“The inspirational projects showed how adaptable wood can be for buildings ranging in scale from single family homes to sports facilities with long-span wood trusses. We saw wood being used in its purest raw form and wood incorporated in hybrid systems with other materials,” explains Jury member, David Moses of Moses Structural Engineers. “This second year of the Wood Design Awards exemplifies the emerging trend of using local, sustainable wood in construction and I have no doubt this is just the beginning of a movement throughout Atlantic Canada to expand the innovative and creative use of wood in design.”

Wood WORKS! is a national, industry-led initiative of the Canadian Wood Council that promotes and supports the use of wood in all types of construction. Working with the design community, Wood WORKS! connects practitioners with resources related to the use of wood in commercial, industrial, institutional and multi-unit residential construction, assists in product sourcing, and delivers educational seminars and training opportunities to existing and future practitioners.

 

2016 Atlantic WoodWORKS! Award Winners

 

Award Winner

New Brunswick Non-residential Project Award

 

Project:  qplex (Quispamsis, NB)

Architect:  Murdock & Boyd Architects

Engineer:  Eastern Designers Company Limited

Located in Quispamsis, the arena project is a great example of using wood trusses in a long span creating a great looking modern hybrid roof system. Arched glulam wood trusses were used to create a sense of warmth in a cooler ice rink setting. This warmth significantly adds to the atmosphere of the building. Wood is used in combination with other materials which contrast and also complement each other. The wood lends a very natural element to the ambient conditions of the arena.

 

Nova Scotia Non-residential Project Award

Project: Cabot Links Lodge (Inverness, NS)     

Architect: Fowler Bauld & Mitchell Ltd.

Engineer: BMR Structural Engineering

The Cabot Links lodge in Inverness Cape Breton was divided into a series of buildings, linked by a heavy timber walkway allowed for the use of conventional wood construction facilitating the use of local contractors and embedding the project more fully within the local consciousness of rural Cape Breton.

The heavy timber post and beam walkway has galvanized steel connections, floating the posts above the walkway. The 2×4 Nail Laminated Timber structural decking follows the grid of the building turning with the curve of the structure, with the structural grid clearly marked.

The Cabot Links Lodge grows out of both its landscape and cultural conditions. Wood construction is very much part of the vernacular of rural Cape Breton.

 

Newfoundland and Labrador Non-residential Project Award

 

Project:  Cobb’s Pond Rotary Park Building (Gander, NL)     

Architect: Chris Woodford of Woodford Sheppard Architecture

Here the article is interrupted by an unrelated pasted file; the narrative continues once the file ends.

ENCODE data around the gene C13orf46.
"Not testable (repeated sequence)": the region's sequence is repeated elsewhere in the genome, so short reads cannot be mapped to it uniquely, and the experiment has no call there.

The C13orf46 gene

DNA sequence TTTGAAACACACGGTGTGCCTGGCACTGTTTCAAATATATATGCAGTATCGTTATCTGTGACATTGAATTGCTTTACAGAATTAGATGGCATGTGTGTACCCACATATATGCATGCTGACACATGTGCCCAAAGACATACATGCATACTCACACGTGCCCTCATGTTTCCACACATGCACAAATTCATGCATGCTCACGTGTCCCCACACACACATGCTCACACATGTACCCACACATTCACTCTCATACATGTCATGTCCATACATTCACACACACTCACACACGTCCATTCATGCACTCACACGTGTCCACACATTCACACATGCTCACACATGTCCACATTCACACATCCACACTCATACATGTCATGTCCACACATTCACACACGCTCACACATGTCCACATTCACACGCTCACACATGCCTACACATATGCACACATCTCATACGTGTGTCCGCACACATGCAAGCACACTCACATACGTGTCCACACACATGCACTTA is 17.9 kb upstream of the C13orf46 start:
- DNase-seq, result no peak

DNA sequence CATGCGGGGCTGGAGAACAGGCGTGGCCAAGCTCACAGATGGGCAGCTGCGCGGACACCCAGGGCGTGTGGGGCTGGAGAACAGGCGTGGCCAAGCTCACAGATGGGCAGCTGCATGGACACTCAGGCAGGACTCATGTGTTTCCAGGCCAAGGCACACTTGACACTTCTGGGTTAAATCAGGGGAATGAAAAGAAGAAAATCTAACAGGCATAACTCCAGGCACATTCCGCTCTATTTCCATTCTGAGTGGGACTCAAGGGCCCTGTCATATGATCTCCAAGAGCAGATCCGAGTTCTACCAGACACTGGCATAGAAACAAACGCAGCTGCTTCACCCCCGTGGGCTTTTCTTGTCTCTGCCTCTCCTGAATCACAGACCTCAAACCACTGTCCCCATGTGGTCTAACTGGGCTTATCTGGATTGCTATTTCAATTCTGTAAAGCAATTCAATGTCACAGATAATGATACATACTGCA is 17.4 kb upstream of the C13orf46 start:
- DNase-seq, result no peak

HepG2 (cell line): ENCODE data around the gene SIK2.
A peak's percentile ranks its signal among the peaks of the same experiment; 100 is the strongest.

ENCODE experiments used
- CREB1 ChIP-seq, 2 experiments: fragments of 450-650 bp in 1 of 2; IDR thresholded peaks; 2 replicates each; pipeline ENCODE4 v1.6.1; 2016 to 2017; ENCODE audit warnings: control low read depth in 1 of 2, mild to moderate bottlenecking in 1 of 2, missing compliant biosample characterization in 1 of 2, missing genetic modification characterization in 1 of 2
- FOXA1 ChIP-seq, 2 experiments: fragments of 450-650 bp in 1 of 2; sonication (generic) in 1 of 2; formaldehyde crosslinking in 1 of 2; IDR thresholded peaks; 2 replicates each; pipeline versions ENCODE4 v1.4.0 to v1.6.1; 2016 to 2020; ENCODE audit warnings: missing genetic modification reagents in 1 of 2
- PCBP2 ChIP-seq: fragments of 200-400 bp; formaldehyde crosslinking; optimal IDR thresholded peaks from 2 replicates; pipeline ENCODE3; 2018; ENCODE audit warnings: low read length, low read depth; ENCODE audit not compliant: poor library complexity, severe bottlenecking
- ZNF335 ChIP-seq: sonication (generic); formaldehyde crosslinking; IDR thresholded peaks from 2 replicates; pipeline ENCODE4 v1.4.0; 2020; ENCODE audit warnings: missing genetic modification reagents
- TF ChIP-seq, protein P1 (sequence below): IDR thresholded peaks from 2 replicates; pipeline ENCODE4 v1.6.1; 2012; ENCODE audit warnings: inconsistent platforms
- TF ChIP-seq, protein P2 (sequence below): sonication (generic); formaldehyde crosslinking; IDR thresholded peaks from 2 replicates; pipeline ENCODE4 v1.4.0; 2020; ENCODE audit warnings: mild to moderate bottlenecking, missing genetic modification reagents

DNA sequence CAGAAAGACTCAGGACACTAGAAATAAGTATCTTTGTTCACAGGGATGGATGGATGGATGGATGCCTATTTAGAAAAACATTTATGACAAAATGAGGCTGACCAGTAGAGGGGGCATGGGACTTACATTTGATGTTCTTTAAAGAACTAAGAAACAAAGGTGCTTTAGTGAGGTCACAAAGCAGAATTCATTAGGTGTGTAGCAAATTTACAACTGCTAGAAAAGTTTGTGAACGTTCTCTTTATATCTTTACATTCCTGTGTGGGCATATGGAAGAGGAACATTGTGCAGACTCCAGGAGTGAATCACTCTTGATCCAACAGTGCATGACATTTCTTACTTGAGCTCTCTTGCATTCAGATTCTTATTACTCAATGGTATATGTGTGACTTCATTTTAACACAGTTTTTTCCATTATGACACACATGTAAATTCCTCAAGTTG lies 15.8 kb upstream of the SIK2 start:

Prime Consultant: Tract Consulting Ltd

Situated as the gateway to the redeveloped Cobb’s Pond Rotary Park in Gander the design of this new community building was focused on creating a structure that both complimented the surrounding landscaping while providing an interesting and dynamic experience for the park users. With this in mind wood was the natural choice material.

The building is framed and clad completely in wood. While in some aspects the building seems quite traditional with respect to how it’s constructed the wood cladding is detailed in a very modern fashion. The wood cladding and the wood scissor truss roofing system both extend beyond the length of the building to provide covered spaces for users while highlighting the entrances. The centre piece of the design is a slatted wood framed canopy around the building’s main entry. This canopy contrasts the shape of the main building in a very non-traditional way. The canopy emphasizes how flexible wood construction can be and how simply it can be used to create unique design.

 

Atlantic Hybrid Award

Project:  Simpson Landing (Dartmouth, NS)    

Architect:  William Nycum & Associates Ltd.

Engineer: CBCL Limited

This project has a great story- it illustrates how an institutional care facility can be designed to fit its purpose but also to fit the landscape and ensure the comfort of its clients. Simpson Landing provides transitional mental health services for people moving from inpatient care to independent living situations.

The potential for the building to appear as a large institutional facility was mitigated by introducing traditional peak-roofed “house” forms to dissolve the large facility into smaller units. Each “house” is home to ten residents, and all of the houses are linked together to allow support and care staff access to individuals and groups and encourage healthy socialization among the residents.